What happened after that is the third mystery – though it’s not one the Five could solve. Ben’s story is one of the dark and creepy ones that Blyton occasionally uses, like the wreckers in Five Go to Demon’s Rocks and Five Go Down to the Sea, the drowning in The Ring O’ Bells Mystery and the abandoned nursery in The Rockingdown Mystery. Ben himself is reminiscent of the many knowledgeable old men in Blyton’s stories, Grandad from Five On Finniston Farm, Yan’s Grandad from Five Go Down to the Sea, Old Grandad from The Ring O Bells Mystery, Lucas from Five Have a Mystery to Solve, Jeremiah Boogle from Five Go to Demon’s Rocks…
The Bartles were the sand quarrying family, who ran afoul of a band of gypsies some 70 years before. The gypsies tore up the train tracks and derailed the train. One day soon after the Bartle brothers (9 or 10 strapping men) went to the quarry, and never returned. A mist had stolen over the moors, and gypsies had been seen going through the village…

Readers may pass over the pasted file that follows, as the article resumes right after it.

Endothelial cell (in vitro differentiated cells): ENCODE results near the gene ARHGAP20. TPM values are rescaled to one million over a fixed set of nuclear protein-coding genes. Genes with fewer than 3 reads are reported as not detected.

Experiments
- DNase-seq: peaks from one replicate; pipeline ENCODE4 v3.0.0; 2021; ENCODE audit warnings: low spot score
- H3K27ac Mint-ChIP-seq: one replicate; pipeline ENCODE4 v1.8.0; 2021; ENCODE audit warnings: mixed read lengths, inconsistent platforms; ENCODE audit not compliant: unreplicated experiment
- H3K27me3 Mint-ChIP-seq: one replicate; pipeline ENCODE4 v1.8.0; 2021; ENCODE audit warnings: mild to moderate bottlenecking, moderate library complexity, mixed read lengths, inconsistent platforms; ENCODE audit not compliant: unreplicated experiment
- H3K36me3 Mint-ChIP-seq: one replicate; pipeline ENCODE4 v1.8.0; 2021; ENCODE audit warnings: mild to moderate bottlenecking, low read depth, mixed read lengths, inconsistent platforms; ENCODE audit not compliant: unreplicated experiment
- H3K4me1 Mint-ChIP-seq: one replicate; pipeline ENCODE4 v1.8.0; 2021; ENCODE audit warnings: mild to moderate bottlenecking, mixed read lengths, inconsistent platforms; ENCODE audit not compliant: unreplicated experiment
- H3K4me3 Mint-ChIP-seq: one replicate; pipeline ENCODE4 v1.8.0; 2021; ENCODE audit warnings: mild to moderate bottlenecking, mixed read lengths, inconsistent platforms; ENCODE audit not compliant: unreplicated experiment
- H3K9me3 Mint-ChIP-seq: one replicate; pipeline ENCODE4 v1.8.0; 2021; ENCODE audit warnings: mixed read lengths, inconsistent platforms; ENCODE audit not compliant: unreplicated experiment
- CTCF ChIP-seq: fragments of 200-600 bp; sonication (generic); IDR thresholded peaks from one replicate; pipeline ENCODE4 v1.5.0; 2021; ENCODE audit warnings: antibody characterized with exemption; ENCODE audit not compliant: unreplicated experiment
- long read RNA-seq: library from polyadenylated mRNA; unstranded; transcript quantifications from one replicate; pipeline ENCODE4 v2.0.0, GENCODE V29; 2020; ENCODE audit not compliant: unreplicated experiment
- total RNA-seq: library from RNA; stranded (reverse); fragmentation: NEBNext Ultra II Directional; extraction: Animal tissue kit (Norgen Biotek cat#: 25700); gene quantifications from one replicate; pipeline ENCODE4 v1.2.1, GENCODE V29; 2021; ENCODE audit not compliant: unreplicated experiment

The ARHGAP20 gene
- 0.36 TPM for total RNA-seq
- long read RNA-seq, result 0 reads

Ben thinks that the gypsies murdered the brothers and threw their bodies into the sea – dark stuff for Blyton!
To find out more about the gypsies George has Sniffer leave patrins, signs made of twigs and leaves, so they can follow him along to the gypsy camp. The gypsies are sufficiently rude as to make it clear they are hiding something.
Then it all becomes a bit accidental – more children are to arrive at the stables and there isn’t room, so the Five go off to camp on the moors. They follow the tracks to the old quarry and lo and behold, that’s only about a quarter mile from the gypsies’ camp.
That night the boys witness a plane flying low over the moors and a light shining from the gypsy camp. When they wander over to see during the day they find a proper lamp set in a hollow in the ground. Yet the gypsies claim to know nothing about it – or the plane.
The Five can’t work out what a plane could be doing without landing – obviously they’ve never read The Sea of Adventure!
The following night they make sure to watch for the plane and when it comes it drops a load of packets (I wonder if it dropped packets the night before too, and if the boys wouldn’t have seen/heard that). Something’s obviously afoot, even without opening a package to find American dollars.
As the gypsies are obviously up to something dodgy they decide to confiscate the packages and make off with them, back to the village.
The phenomenon is called both mist and fog, though they are two different things. The Mist sounds more ominous (if you read Stephen King).